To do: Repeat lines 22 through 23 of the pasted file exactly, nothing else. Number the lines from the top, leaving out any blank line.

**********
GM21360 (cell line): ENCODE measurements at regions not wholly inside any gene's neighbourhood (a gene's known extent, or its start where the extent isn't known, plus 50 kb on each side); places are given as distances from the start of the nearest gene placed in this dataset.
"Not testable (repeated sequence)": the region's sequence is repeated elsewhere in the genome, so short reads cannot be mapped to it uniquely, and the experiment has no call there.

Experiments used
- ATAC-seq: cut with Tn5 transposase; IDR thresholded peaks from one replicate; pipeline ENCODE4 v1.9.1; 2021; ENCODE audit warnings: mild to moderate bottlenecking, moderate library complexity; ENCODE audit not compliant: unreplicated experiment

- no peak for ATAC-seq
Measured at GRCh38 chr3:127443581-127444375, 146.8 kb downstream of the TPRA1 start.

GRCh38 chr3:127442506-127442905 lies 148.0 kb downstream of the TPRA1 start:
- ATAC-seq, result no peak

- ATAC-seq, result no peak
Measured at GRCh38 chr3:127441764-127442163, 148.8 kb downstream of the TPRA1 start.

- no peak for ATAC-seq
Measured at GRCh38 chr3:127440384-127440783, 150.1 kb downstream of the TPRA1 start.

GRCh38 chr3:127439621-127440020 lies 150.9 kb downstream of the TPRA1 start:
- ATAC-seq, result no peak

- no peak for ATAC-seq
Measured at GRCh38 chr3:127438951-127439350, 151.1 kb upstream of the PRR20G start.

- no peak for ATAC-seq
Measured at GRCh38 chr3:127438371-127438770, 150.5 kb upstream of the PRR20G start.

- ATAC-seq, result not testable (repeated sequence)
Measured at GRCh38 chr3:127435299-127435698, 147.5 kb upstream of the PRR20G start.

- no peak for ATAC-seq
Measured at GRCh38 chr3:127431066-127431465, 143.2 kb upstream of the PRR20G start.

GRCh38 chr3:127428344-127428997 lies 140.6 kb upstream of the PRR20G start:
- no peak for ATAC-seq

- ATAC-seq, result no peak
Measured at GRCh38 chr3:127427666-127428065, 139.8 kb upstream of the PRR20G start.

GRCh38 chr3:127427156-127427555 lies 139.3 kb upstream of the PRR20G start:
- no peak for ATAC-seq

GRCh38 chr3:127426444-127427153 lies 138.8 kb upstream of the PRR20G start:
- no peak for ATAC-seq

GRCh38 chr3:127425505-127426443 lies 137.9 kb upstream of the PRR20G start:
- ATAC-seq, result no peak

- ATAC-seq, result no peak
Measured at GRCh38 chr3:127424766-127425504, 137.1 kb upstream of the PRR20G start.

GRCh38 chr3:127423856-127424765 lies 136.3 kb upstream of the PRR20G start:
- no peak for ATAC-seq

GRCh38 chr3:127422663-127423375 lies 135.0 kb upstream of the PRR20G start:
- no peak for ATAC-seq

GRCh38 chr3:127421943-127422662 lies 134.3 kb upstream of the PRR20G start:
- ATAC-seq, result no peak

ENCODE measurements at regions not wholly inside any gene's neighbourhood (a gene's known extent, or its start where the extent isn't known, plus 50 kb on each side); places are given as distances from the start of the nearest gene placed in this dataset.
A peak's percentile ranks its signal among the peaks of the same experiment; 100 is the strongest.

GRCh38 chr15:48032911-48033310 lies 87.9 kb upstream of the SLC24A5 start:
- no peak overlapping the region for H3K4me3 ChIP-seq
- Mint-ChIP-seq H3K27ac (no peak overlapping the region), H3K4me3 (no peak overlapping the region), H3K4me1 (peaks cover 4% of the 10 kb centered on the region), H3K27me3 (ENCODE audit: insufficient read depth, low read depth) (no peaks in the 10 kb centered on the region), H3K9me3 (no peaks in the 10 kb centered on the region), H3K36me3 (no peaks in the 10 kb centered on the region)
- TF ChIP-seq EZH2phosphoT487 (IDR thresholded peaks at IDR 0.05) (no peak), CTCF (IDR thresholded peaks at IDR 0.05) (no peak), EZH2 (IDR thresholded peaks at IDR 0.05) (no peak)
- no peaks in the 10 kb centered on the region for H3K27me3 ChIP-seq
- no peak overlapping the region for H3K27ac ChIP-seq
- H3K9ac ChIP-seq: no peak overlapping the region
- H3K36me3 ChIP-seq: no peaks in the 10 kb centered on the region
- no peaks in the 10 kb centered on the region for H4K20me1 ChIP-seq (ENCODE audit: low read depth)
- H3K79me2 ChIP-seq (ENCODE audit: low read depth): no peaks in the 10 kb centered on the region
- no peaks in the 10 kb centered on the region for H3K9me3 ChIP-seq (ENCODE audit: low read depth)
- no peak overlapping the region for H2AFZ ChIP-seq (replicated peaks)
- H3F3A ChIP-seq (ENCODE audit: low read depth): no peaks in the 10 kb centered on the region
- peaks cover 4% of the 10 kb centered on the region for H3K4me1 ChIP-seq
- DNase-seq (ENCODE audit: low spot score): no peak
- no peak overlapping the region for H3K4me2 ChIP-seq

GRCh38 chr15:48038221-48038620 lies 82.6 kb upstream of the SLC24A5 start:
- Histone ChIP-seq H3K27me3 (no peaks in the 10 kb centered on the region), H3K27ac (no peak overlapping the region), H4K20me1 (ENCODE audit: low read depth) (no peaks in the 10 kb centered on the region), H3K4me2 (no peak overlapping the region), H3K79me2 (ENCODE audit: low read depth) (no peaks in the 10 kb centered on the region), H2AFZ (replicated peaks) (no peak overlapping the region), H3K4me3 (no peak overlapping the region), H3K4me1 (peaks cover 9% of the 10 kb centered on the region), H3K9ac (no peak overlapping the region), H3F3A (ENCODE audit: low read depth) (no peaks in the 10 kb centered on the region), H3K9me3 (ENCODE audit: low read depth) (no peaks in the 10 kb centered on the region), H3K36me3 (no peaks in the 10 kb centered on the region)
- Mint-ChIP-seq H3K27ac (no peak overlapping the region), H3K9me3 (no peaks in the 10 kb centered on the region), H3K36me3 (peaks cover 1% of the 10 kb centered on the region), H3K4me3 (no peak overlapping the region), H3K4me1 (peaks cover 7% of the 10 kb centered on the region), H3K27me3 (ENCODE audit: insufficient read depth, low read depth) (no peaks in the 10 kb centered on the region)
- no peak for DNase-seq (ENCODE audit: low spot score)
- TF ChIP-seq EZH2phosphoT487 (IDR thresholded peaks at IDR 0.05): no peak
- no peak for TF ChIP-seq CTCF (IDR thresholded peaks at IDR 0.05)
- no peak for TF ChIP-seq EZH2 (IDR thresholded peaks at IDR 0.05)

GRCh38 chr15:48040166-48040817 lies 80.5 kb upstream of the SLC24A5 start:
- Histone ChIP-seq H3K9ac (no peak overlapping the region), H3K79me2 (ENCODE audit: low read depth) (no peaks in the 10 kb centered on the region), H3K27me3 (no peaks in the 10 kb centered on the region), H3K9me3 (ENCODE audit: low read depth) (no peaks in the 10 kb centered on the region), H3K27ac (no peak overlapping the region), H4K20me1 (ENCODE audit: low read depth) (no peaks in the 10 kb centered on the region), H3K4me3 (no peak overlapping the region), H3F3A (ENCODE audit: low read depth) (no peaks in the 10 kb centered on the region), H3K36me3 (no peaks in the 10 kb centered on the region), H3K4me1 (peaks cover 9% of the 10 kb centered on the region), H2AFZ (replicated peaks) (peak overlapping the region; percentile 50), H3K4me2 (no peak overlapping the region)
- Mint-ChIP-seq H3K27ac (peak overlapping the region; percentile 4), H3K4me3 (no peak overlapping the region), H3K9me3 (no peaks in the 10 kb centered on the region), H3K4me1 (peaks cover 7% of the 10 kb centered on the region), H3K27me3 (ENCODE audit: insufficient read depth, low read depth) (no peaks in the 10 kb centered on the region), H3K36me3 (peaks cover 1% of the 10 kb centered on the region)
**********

Measured at GRCh38 chr3:127431066-127431465, 143.2 kb upstream of the PRR20G start.

GRCh38 chr3:127428344-127428997 lies 140.6 kb upstream of the PRR20G start: